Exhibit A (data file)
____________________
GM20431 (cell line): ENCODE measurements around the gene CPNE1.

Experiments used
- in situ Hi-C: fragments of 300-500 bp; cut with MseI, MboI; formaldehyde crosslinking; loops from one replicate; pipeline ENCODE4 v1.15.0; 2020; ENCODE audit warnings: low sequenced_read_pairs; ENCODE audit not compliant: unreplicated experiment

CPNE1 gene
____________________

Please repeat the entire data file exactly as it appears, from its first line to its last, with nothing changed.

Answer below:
GM20431 (cell line): ENCODE measurements around the gene CPNE1.

Experiments used
- in situ Hi-C: fragments of 300-500 bp; cut with MseI, MboI; formaldehyde crosslinking; loops from one replicate; pipeline ENCODE4 v1.15.0; 2020; ENCODE audit warnings: low sequenced_read_pairs; ENCODE audit not compliant: unreplicated experiment

CPNE1 gene